WWGR: State’s first Native American poet laureate settling into new role

SEATTLE — For the first time ever, Washington state’s poet laureate is Native American.

Her indigenous roots are helping shape the state’s top literary post.

Rena Priest was an award-winning poet before Gov. Jay Inslee selected her last spring as the state’s sixth poet laureate.

But the selection of the Lummi Tribal member has significantly raised her profile.

Beyond the walls on the Lummi Indian reservation west of Bellingham, history is being made.

A native daughter, her arms linked with the sisters of the grandmother for whom she was named, center stage, at the passing of the laurel ceremony, courtesy of Humanities Washington, Arts WA and the Lummi Nation, formally assuming her role as Washington state poet laureate.

None of the previous poet laureates have been indigenous to this land.

“I was actually on my way to Seattle with my husband and they called,” remembered Priest, the day she got the word of her selection. “And I was so excited.”

Priest speaks softly, but the sometimes reluctant poet’s way with words has taken her far from the shores of the Lummi Nation.

She earned a masters degree in fine arts from Sarah Lawrence College in Yonkers, New York, in 2008. But two years later, this place drew her back home.

“My daughter and I were here for a visit,” Priest said. “And she was still pretty little. And she turned over a rock and she saw the little crabs scuttling away and she was like, ‘Oh my, god, mommy, mommy.’ And she just kind of like freaked out and I was like, ‘Oh, she’s not getting to have all these really cool experiences that I had as a child.’”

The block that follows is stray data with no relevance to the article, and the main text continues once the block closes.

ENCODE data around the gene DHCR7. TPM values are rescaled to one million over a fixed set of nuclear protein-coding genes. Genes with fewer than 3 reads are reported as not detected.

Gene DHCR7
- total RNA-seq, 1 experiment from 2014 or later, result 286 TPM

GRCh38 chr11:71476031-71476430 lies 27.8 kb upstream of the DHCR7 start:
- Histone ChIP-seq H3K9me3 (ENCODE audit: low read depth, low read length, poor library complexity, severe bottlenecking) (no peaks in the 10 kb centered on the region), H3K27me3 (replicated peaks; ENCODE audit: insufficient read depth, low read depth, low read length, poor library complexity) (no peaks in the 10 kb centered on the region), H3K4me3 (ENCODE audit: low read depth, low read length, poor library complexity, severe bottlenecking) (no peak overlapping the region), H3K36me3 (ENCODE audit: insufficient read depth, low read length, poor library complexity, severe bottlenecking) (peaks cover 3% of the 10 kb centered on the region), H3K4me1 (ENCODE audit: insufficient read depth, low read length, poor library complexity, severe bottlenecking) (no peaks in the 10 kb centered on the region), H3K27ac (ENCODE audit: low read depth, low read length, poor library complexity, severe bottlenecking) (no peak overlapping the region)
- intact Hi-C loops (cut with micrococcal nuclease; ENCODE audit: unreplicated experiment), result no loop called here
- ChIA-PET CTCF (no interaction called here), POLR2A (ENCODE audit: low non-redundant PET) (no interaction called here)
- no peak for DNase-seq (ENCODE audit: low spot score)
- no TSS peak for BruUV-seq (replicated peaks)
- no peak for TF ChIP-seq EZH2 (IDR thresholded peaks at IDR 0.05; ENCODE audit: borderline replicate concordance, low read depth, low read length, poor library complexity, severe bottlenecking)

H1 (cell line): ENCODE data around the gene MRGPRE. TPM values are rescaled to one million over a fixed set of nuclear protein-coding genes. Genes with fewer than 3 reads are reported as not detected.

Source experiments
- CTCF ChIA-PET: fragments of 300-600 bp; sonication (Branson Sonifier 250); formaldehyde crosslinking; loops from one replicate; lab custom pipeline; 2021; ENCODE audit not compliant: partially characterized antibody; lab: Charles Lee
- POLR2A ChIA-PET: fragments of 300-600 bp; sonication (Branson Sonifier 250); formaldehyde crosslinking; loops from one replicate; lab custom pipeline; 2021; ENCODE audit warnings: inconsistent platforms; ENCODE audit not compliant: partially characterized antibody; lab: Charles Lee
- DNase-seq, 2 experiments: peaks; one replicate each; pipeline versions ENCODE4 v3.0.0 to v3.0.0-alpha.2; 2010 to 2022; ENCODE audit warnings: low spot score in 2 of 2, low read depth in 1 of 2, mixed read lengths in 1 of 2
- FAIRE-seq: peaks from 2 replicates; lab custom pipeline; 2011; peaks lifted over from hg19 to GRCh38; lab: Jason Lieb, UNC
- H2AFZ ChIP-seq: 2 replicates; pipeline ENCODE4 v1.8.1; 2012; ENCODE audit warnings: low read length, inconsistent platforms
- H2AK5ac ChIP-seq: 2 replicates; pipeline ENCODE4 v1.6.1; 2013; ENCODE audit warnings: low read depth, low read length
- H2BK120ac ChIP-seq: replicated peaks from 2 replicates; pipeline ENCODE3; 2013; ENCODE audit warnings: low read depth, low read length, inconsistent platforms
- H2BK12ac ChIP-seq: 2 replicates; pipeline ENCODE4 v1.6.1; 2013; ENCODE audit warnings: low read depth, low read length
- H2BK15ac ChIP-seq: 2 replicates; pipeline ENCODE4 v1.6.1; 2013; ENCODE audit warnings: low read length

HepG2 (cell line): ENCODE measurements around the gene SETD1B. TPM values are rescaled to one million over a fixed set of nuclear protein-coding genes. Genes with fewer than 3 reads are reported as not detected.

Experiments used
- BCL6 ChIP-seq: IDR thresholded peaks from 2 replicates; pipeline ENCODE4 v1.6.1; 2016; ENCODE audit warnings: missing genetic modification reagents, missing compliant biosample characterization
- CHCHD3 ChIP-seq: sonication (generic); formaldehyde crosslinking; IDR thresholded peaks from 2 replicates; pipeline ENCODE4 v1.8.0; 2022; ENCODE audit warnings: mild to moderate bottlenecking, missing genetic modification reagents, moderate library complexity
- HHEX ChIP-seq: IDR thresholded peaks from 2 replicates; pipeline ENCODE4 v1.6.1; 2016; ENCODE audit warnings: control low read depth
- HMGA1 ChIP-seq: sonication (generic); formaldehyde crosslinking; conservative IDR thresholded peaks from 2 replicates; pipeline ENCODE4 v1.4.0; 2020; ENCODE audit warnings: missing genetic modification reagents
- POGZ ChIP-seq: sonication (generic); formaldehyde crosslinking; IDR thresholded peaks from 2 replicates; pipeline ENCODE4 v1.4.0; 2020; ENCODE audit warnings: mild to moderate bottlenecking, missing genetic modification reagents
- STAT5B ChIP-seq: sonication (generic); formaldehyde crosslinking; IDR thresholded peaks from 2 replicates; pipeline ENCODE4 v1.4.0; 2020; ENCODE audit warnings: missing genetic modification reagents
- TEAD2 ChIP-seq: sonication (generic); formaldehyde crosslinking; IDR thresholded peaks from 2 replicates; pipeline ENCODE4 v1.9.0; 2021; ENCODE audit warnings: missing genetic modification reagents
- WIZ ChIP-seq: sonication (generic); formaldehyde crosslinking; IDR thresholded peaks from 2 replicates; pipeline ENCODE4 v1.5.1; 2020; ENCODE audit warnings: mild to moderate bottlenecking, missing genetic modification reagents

Here is where much of her poetry is found, too.

The Glimmer

The glimmer, the idea of self, blood, water, a soul;

my body, a brief victory over death by making breath.

This, she says, fulfills a deep need.

“A need to express or work through my own thinking about a particular subject,” she said. “It feels like you’re putting order on something.”

Daffodils

After Wadsworth

The Indigenous poet

gets requests for poems about being Indigenous.

“But all my poems are about being Indigenous.”

The Indigenous poet says

“Stang tse tenxwila”

and writes about daffodils

and the untouchable beauty of a poet’s life.

Being the state’s first Indigenous poet laureate has not come without some costs. Priest had to give up her day job here on the reservation just two years before she would have qualified for full college loan forgiveness.

It is a measure, perhaps, of a life devoted to poetry, the sacrifices and the joys, inextricably linked.

“There have been many times when I wondered why I do this work,” told those gathered for the ‘Passing the Laurel’ ceremony. “And there are many, many more where I feel lucky beyond words to have poetry in my life.”

Now she is working to take her poetry to the state’s 29 federally recognized Indian tribes, a testament to the power of words, this time, writing a new history.

Daybreak Star

“Fish recorded singing dawn chorus on reefs just like birds”

-newscientist.com, September 21, 2016

Below the waves even the

unheard, unseen world sings.

Still, at dawn,

the people wake, face east and sing.

Rena Priest is not the first person of color to be named the state’s poet laureate.

That distinction belongs to Claudia Castro Luna, a Salvadorean-American, poet and adjunct professor at Seattle University.

Priest’s term runs through April of 2023.